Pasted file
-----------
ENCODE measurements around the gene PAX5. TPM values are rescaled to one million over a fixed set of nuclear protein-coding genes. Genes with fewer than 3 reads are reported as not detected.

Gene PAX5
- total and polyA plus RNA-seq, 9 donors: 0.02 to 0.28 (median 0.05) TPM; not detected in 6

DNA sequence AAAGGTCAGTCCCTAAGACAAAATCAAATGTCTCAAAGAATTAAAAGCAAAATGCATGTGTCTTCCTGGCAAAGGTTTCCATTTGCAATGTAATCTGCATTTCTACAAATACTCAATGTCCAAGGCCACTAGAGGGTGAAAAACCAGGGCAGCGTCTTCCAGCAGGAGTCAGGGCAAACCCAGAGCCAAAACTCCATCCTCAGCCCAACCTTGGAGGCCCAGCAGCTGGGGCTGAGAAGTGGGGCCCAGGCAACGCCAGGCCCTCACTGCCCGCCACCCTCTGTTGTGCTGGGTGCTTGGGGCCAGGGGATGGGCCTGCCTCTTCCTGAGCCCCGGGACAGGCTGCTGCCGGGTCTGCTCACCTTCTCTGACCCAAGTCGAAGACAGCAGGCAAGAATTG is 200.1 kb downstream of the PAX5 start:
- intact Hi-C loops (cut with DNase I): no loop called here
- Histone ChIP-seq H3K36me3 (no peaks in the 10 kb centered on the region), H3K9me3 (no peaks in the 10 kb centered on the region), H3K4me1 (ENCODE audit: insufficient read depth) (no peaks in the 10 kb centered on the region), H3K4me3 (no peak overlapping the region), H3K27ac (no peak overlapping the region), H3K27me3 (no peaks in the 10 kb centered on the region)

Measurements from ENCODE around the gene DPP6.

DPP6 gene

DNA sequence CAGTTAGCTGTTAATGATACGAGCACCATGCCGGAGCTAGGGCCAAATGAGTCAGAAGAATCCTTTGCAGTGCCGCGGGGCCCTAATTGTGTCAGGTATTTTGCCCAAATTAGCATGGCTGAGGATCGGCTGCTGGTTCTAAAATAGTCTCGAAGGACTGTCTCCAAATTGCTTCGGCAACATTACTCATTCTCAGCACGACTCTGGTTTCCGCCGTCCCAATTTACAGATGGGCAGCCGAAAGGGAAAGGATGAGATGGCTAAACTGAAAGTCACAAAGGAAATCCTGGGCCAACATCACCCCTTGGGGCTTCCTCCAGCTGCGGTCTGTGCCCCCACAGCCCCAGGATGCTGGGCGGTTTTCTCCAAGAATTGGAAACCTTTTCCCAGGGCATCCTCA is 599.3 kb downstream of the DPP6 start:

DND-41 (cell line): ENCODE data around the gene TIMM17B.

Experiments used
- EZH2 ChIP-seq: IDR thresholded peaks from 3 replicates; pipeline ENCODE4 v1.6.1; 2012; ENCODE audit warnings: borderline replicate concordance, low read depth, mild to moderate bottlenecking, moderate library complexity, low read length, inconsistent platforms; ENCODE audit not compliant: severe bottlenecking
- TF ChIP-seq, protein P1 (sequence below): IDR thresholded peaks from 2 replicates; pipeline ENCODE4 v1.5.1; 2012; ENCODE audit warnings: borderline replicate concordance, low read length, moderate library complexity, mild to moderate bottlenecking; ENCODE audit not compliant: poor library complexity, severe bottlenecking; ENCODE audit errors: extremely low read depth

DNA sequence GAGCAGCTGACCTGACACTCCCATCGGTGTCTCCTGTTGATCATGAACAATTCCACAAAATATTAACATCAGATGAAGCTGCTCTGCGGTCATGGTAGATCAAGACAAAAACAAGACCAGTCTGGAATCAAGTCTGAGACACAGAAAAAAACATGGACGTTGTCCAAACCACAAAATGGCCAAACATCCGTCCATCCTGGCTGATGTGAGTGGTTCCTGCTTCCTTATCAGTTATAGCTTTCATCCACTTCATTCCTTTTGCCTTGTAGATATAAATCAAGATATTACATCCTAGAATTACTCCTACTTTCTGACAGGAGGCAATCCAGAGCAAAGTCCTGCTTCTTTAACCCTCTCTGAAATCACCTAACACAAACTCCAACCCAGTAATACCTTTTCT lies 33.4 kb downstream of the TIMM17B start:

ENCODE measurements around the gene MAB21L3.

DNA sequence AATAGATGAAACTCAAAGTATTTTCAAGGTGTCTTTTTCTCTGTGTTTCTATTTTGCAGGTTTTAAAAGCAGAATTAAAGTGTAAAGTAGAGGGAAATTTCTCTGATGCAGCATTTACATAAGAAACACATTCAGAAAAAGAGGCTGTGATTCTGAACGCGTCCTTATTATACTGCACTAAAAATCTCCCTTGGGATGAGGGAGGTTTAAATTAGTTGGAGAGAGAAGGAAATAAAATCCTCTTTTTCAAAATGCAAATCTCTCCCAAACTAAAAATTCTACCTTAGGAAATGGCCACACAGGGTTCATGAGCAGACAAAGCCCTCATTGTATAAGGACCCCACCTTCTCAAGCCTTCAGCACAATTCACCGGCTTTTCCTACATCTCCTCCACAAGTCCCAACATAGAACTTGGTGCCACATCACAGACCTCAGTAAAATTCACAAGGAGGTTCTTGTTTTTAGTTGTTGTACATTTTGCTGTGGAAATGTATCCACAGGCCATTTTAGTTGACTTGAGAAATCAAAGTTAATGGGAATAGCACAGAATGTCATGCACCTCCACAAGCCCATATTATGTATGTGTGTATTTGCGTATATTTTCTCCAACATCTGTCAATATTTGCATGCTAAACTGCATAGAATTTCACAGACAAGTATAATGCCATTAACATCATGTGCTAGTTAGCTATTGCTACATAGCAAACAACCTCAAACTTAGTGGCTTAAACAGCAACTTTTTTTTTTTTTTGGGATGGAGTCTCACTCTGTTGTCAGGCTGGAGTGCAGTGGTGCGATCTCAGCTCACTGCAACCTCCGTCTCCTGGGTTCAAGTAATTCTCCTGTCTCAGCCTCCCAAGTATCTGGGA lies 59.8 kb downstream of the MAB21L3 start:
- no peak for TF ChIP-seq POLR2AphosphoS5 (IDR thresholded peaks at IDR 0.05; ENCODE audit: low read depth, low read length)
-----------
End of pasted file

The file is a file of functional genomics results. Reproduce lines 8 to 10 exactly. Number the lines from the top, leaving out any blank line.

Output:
DPP6 gene

DNA sequence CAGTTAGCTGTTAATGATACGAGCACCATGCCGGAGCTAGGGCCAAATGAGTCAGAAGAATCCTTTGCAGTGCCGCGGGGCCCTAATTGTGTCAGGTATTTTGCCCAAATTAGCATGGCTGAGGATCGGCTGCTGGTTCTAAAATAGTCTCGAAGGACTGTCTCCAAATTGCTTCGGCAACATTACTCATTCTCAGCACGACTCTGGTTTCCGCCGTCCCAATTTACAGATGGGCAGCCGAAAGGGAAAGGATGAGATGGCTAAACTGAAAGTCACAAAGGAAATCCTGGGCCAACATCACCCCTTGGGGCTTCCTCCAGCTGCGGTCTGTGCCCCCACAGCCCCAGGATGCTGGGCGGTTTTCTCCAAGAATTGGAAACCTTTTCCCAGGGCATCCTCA is 599.3 kb downstream of the DPP6 start:

DND-41 (cell line): ENCODE data around the gene TIMM17B.